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CGMB113/ CITB 123: MULTIMEDIA TECHNOLOGY. CHAPTER NINE MULTIMEDIA BUILDING BLOCKS V VIDEO. 2. 2. 2. 2. 2. 2. 2. 2. Objectives. At the end of this chapter, students should be able to: identify the terms and concept related to video

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CGMB113/ CITB 123: MULTIMEDIA TECHNOLOGY

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CGMB113/ CITB 123: MULTIMEDIA TECHNOLOGY

CHAPTER NINE

MULTIMEDIA BUILDING BLOCKS V

VIDEO

SARASWATHY SHAMINI

Adapted from Notes Prepared by:

Noor Fardela Zainal Abidin

© UNITEN 2004/2005


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2

2

2

2

2

2

2

2

Objectives

At the end of this chapter, students should be able to:

  • identify the terms and concept related to video

  • state the advantages and disadvantages of analog and digital video

  • describe the color models used in video

  • describe how video can be used in multimedia systems


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Basics of Video

  • Video is an excellent tool for delivering multimedia.

  • Video places the highest performance demand on computer and its memory and storage.

  • Digital video has replaced analog as the method of choice for making and delivering video for multimedia.


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Analog vs. Digital Video

  • Digital video is beginning to replace analog in both professional (production house and broadcast station) and consumer video markets.

  • Digital video offer superior quality at a given cost.

  • Why?

    • Digital video reduces generational losses suffered by analog video.

    • Digital mastering means that quality will never be an issue


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Analog vs. Digital Video

  • Analog video is represented as a continuous (time varying) signal.

  • Digital video is represented as a sequence of digital images.

  • Analog is linear, must rewind/forward to go to frame

  • Digital offers superior quality

  • Digital does not experience generational loss


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Camcorder

VCR

PCI Video capture card

Television

With a video-capture card, you can capture analog video from a VCR or camcorder and convert the analog video into a digital format

USB Video capture card


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How video works

Video basics

  • Light passes through the camera lens and is converted to an electronic signal by a Charge Coupled Device (CCD)

  • Most consumer-grade cameras have a single CCD.

  • Professional–grade cameras have three CCDs, one for each Red, Green and Blue color information.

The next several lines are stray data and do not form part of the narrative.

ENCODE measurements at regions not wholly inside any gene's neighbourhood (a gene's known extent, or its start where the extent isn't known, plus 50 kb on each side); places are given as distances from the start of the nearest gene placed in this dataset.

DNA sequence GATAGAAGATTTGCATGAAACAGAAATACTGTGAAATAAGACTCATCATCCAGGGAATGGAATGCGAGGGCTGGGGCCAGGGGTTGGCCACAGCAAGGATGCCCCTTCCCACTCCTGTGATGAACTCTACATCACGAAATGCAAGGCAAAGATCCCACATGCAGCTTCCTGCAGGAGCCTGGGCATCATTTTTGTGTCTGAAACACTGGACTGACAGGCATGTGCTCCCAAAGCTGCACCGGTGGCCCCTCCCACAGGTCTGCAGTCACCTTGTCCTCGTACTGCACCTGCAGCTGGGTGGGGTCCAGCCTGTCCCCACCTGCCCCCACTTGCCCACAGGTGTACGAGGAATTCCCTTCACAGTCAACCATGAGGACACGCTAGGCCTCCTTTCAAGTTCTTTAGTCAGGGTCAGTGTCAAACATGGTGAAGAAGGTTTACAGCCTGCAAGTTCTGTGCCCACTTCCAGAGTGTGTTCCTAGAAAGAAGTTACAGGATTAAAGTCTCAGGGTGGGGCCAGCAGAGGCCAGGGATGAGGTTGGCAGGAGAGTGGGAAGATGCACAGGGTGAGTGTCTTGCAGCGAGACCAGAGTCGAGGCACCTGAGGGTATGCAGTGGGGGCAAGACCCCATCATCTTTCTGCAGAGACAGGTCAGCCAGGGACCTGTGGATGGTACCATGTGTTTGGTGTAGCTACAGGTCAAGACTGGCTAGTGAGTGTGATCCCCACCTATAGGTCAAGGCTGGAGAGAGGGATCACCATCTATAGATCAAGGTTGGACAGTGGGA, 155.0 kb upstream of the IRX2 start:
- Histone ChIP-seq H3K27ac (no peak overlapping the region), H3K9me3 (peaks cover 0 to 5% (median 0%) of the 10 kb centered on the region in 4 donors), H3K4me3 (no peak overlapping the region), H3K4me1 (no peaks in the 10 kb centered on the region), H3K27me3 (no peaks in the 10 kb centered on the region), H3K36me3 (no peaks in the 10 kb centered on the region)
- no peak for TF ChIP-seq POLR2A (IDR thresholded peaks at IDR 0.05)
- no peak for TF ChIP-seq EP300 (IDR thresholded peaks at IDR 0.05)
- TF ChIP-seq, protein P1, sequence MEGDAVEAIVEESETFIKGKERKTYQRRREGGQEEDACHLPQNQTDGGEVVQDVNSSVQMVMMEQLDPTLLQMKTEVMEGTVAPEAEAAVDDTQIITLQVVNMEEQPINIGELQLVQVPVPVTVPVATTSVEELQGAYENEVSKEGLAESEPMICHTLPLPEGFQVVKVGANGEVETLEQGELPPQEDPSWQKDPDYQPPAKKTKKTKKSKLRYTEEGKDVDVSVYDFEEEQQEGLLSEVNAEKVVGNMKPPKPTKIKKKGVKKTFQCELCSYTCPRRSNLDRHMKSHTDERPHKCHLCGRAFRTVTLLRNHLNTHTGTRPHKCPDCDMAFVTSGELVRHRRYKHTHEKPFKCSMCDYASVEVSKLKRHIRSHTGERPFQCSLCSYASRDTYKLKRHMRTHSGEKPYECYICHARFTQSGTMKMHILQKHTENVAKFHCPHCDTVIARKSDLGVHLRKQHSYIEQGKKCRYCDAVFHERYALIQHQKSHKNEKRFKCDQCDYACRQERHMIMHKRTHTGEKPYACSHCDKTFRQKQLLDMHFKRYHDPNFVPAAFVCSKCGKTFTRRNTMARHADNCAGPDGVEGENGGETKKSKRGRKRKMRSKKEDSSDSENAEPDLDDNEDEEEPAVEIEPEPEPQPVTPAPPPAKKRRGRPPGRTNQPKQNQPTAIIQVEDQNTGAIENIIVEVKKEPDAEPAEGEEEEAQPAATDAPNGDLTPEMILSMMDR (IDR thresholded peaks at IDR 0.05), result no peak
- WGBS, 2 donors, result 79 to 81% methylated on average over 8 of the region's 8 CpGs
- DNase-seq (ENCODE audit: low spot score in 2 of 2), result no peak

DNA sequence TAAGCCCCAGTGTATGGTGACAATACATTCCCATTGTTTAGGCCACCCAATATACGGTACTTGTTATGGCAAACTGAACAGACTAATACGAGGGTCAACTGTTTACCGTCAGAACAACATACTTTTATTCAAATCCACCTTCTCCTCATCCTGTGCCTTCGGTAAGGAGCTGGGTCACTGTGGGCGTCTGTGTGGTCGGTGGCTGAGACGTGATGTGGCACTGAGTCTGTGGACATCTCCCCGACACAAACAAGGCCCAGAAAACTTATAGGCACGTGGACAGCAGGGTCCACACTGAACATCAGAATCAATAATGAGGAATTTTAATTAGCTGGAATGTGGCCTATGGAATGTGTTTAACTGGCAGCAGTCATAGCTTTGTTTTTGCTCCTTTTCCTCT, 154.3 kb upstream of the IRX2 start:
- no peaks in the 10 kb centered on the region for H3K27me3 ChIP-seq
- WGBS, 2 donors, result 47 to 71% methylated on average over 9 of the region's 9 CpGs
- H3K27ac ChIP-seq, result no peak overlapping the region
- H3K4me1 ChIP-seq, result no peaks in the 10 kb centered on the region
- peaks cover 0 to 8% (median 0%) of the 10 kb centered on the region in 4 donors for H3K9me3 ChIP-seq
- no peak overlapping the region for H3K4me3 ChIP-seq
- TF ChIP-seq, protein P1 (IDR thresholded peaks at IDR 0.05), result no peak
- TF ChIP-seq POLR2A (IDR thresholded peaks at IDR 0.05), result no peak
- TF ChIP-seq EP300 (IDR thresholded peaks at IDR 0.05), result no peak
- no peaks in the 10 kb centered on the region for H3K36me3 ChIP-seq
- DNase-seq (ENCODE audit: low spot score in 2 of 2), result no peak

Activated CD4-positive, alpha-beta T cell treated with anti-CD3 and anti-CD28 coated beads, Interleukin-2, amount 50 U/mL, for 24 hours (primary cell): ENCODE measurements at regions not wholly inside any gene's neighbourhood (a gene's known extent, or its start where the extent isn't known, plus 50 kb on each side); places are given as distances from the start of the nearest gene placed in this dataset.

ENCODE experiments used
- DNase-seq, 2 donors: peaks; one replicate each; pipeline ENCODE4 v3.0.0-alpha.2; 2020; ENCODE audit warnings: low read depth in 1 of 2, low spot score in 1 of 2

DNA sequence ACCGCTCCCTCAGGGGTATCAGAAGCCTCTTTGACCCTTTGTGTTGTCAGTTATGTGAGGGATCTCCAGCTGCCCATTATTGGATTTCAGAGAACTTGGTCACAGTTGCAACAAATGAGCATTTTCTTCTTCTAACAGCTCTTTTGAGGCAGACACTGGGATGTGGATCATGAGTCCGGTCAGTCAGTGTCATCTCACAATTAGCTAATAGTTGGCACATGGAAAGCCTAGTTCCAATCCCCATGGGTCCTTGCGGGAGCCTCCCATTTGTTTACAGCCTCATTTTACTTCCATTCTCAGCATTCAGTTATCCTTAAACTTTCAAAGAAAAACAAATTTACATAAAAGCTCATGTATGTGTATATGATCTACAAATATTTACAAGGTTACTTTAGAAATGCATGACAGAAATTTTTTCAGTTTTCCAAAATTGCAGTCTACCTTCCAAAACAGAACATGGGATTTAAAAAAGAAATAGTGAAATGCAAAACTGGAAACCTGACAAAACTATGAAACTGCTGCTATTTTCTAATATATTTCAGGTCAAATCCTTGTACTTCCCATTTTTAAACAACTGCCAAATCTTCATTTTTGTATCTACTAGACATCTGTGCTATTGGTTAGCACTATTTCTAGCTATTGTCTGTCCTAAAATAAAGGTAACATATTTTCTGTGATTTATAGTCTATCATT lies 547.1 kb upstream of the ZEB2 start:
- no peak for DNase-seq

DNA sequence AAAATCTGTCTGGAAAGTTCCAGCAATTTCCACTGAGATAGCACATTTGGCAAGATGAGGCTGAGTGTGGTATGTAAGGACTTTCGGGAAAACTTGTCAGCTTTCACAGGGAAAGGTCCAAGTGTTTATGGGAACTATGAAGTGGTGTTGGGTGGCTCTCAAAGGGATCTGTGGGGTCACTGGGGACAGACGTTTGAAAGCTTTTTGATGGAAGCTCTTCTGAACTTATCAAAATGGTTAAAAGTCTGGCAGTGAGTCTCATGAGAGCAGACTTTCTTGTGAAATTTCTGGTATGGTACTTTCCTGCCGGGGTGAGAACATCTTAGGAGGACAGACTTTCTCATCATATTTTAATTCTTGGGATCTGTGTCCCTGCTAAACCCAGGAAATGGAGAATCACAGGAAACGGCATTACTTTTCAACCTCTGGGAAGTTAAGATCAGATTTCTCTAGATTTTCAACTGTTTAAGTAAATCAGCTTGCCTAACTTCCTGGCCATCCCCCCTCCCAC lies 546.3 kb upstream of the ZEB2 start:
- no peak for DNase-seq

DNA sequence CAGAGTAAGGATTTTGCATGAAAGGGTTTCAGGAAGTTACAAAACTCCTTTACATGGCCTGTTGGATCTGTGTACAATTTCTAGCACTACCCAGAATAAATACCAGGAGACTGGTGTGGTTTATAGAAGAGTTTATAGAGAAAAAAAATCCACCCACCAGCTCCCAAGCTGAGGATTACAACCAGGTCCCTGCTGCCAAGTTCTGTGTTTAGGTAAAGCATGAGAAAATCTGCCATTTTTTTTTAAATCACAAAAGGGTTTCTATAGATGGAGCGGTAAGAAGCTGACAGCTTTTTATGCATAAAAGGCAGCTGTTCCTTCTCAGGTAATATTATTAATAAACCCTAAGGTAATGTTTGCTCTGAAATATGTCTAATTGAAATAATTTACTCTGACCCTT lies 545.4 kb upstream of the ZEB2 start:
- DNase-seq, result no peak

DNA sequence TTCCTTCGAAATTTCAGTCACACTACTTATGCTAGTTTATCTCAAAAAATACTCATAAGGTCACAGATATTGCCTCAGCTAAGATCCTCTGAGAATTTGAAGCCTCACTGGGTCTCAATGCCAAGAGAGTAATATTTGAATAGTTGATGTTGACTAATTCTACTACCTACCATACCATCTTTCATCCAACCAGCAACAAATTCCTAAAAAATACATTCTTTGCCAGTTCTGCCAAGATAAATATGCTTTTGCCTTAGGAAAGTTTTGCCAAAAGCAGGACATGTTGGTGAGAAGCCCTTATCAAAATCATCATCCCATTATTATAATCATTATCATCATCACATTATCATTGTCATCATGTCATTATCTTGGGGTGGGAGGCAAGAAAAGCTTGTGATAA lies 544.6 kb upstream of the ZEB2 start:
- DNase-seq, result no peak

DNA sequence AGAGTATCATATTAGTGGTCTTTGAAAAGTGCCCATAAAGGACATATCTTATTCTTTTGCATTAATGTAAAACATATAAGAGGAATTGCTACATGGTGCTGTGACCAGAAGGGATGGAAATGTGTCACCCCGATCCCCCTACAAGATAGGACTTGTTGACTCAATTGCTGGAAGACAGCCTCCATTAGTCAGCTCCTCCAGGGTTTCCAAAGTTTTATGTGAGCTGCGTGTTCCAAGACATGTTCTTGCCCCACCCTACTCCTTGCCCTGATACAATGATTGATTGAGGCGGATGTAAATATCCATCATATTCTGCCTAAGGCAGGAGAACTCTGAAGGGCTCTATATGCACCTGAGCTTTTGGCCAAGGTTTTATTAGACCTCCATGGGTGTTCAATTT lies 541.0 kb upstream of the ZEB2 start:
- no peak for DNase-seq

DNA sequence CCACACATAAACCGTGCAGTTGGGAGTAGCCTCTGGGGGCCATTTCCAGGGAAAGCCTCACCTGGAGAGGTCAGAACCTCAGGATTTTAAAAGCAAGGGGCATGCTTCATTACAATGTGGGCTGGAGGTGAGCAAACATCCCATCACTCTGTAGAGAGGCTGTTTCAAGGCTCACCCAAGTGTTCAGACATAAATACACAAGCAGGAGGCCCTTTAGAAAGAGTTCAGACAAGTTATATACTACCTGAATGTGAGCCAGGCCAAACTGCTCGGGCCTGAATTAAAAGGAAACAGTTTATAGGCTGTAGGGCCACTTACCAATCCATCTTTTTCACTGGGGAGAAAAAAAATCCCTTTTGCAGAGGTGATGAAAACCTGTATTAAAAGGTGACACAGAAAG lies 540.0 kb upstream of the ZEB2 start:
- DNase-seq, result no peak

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How video works

Video basics

  • The output of the CCD is processed by the camera into a signal containing three channels of color information and synchronization pulse (sync).

  • If each channel of color information is transmitted as a separate signal on its own conductor, the signal output is called RGB, which is the preferred method for higher-quality and professional video work.


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How video works

Transmission mode

  • Composite videotransmits the whole signal in a single cable (all three color information and the sync signals are mixed together).

    • Yield less precise color definition

    • Colors cannot be manipulated or corrected

    • A coaxial cable or RCA connector are usually used.

  • S-Video separates color and brightness information over two wires.

    • S-Video cables use a unique S-Video connector.


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How video works

Transmission mode

  • Component videoseparates color (chrominance) and brightness (luminance) information over three wires.

    • Two chrominance and one luminance signals

    • Chrominance = information on colors

    • Luminance = information on brightness

  • Luminance and chrominance are used to encode color during transmission.


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Composite Video (RCA)

Video Cables

Component Video

S-Video


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HDMI Cable

  • The High-Definition Multimedia Interface (HDMI) is a licensable compact audio/video connector interface for transmitting uncompressed digital streams.

  • HDMI connects DRM (digital right management)-enforcing digital audio/video sources such as a set-top box, an HD DVD disc player, a Blu-ray Disc player, a personal computer, a video game console, or an AV receiver to a compatible digital audio device and/or video monitor such as a digital television (DTV).

  • HDMI began to appear in 2006 on consumer HDTV camcorders and high-end digital still cameras